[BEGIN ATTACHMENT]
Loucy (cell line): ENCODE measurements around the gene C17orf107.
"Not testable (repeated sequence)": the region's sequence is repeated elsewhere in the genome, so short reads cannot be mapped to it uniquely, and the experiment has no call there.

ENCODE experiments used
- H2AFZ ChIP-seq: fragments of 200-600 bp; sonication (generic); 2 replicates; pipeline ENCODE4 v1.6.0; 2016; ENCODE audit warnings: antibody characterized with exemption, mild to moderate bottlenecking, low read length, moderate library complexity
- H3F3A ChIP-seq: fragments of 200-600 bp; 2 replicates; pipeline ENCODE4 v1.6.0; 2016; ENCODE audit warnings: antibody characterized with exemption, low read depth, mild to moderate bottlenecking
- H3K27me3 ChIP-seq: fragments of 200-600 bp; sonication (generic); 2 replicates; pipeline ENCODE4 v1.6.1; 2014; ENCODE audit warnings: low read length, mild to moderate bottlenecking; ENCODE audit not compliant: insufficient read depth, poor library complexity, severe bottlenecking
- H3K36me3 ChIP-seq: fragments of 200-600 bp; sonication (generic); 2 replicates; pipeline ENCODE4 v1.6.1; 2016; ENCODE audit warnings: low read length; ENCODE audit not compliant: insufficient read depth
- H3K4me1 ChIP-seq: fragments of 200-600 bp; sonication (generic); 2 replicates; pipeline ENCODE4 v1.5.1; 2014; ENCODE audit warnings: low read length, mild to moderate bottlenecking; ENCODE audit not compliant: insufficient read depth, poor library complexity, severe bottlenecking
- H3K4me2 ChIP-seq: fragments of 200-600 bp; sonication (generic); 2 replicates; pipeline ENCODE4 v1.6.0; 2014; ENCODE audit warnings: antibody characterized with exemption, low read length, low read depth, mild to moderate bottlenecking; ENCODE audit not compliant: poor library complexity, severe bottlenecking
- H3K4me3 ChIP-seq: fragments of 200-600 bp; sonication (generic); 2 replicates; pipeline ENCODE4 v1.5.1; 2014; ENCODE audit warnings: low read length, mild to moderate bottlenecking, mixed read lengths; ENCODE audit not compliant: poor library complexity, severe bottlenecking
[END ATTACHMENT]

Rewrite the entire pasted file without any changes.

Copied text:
Loucy (cell line): ENCODE measurements around the gene C17orf107.
"Not testable (repeated sequence)": the region's sequence is repeated elsewhere in the genome, so short reads cannot be mapped to it uniquely, and the experiment has no call there.

ENCODE experiments used
- H2AFZ ChIP-seq: fragments of 200-600 bp; sonication (generic); 2 replicates; pipeline ENCODE4 v1.6.0; 2016; ENCODE audit warnings: antibody characterized with exemption, mild to moderate bottlenecking, low read length, moderate library complexity
- H3F3A ChIP-seq: fragments of 200-600 bp; 2 replicates; pipeline ENCODE4 v1.6.0; 2016; ENCODE audit warnings: antibody characterized with exemption, low read depth, mild to moderate bottlenecking
- H3K27me3 ChIP-seq: fragments of 200-600 bp; sonication (generic); 2 replicates; pipeline ENCODE4 v1.6.1; 2014; ENCODE audit warnings: low read length, mild to moderate bottlenecking; ENCODE audit not compliant: insufficient read depth, poor library complexity, severe bottlenecking
- H3K36me3 ChIP-seq: fragments of 200-600 bp; sonication (generic); 2 replicates; pipeline ENCODE4 v1.6.1; 2016; ENCODE audit warnings: low read length; ENCODE audit not compliant: insufficient read depth
- H3K4me1 ChIP-seq: fragments of 200-600 bp; sonication (generic); 2 replicates; pipeline ENCODE4 v1.5.1; 2014; ENCODE audit warnings: low read length, mild to moderate bottlenecking; ENCODE audit not compliant: insufficient read depth, poor library complexity, severe bottlenecking
- H3K4me2 ChIP-seq: fragments of 200-600 bp; sonication (generic); 2 replicates; pipeline ENCODE4 v1.6.0; 2014; ENCODE audit warnings: antibody characterized with exemption, low read length, low read depth, mild to moderate bottlenecking; ENCODE audit not compliant: poor library complexity, severe bottlenecking
- H3K4me3 ChIP-seq: fragments of 200-600 bp; sonication (generic); 2 replicates; pipeline ENCODE4 v1.5.1; 2014; ENCODE audit warnings: low read length, mild to moderate bottlenecking, mixed read lengths; ENCODE audit not compliant: poor library complexity, severe bottlenecking